# Inheritance of geometry in free boundary problems for systems: Bernoulli free boundary problem

OpenYear of origin: 2020

Posted online: 2019-12-26 21:41:25Z by Henrik Shahgholian15

Cite as: P-191226.1

• Analysis of PDEs

### General Description View the group

We introduce notations for vector-functions and vector-domains as $\mathbf{u}= (u^1,u^2,\cdots ,u^m)$, and $\mathbf{D} = (D_1, D_2, \cdots , D_m)$, with (bounded) $D_j \subset \mathbb R^n$. For simplicity of presentation we shall denote by $\Omega = \{|\mathbf{u}| > 0\}$, and $\mathbf{k} = (k_1, \cdots , k_m)$, with $k_i > 0$.

Consider equations of the type \begin{equation} \tag{1} \begin{cases} \Delta \mathbf{u} = \mathbf{f} (x,\mathbf{u}) &\qquad \hbox{in } \Omega \setminus \mathbf{D} ,\\ \mathbf{u} =\mathbf{ k} &\qquad \hbox{on } \mathbf{D} ,\\ G(\nabla \mathbf{u}) = g(x) &\qquad \hbox{on } \partial \Omega \\ \mathbf{u} \geq \mathbf{0} &\qquad \hbox{in } \mathbb{R}^n . \end{cases} \end{equation} In case $|\nabla \mathbf{u}| = 0$ on $\partial \Omega$, the last equation is taken out and the first equation is replaced by $\Delta \mathbf{u} = \mathbf{f} (x,\mathbf{u})$ in $\mathbf{D}^c$, i.e. \begin{equation}\tag{2} \begin{cases} \Delta \mathbf{u} = \mathbf{f} (x,\mathbf{u}) &\qquad \hbox{in } \mathbf{D}^c ,\\ \mathbf{u} =\mathbf{ k} &\qquad \hbox{on } \mathbf{D} .\\ \end{cases} \end{equation} When $\mathbf{f} = \nabla_{\mathbf{u}} F$ with $F$ "reasonably" smooth, one may find solutions to (2) using minimizers of the functional \begin{equation} J(v) = \int_{\mathbb{R}^n}|\nabla \mathbf{v}|^2+F(x,\mathbf{v}), \end{equation} over $\{\mathbf{v} \in W_{0}^{1,2}(\mathbb R^n): \mathbf{v} = \mathbf{k} \,\, \text{on} \,\, \mathbf{D} \}$. When $F (x, \nabla \mathbf{u} ) = g^2 (x)\chi_{\{|\mathbf{u}| > 0\}}$ one obtains (1) with $G(\nabla \mathbf{u}) = |\nabla \mathbf{u}|$, which is a Bernoulli type free boundary problem for systems that has been studied in  \begin{equation}\begin{cases} \Delta \mathbf{u} = 0 & \text{in } \Omega \setminus \mathbf{D}, \\ |\nabla \mathbf{u}| = g(x) & \text{on } \partial\Omega . \\ \end{cases} \end{equation} The particular case of $F(\mathbf{u}) = |\mathbf{u}|$, recently studied in , gives rise to the obstacle type problems for systems \begin{equation} \Delta \mathbf{u} = \frac{\mathbf{u}}{|\mathbf{u}|} \chi_{\left\{|\mathbf{u}|>0\right\}}. \end{equation}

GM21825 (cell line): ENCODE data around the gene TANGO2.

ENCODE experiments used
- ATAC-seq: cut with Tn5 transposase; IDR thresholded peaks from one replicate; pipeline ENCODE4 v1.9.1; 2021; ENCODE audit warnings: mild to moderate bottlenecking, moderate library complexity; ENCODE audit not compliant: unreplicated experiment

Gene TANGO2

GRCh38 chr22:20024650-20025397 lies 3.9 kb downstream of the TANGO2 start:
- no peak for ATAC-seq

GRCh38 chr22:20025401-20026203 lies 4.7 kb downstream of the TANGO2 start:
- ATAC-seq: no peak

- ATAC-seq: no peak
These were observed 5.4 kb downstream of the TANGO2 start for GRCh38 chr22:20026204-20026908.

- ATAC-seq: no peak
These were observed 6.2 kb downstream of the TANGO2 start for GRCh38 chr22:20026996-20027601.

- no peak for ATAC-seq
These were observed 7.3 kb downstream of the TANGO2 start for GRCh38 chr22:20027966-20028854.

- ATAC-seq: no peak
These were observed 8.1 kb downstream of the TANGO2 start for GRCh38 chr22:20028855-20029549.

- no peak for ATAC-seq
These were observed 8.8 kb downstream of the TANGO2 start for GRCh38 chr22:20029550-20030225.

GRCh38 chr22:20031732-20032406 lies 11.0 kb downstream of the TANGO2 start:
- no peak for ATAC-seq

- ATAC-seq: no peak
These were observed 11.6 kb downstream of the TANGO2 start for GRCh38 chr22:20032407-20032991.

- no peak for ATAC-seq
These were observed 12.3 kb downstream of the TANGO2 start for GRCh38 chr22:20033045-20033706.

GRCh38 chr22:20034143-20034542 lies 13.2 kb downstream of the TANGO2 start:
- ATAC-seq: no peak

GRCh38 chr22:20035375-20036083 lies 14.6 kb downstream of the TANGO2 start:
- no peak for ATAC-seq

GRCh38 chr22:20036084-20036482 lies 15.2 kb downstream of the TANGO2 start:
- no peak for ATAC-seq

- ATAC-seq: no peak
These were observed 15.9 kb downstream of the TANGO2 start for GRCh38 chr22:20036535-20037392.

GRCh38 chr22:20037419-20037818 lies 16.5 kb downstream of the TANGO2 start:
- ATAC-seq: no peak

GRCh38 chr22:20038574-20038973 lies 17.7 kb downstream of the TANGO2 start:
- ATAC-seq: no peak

Next is to see what kind of domains $\mathbf{D}$ can be of interest to consider. This has several possible scenarios; here are a few:

(i) $D_i =D_j , \forall i,j=1,2,..m$,

(ii) $D_1\subset D_2\subset...\subset D_m$,

(iii) $D_1\subset D_2\subset...\subset D_m$, and they are homethetic,

(iv) $\bigcap D_i \neq \emptyset$.

We should also remark that for minimizers $\mathbf{u}$ of the functional $J$ we always have $\{u^i > 0\} = \{u^j>0\}, \,\, \forall i,j,$ provided $D_i \bigcap D_j \neq \emptyset$. This follows from the fact that in such cases we can make variations in both directions (upward and downward), $u^i \mp\epsilon \phi^i$ and $u^j \mp\epsilon \phi^j$. Hence we have the Euler Lagrange equation for both $u^i$ and $u^j$ whenever one of them is non-zero.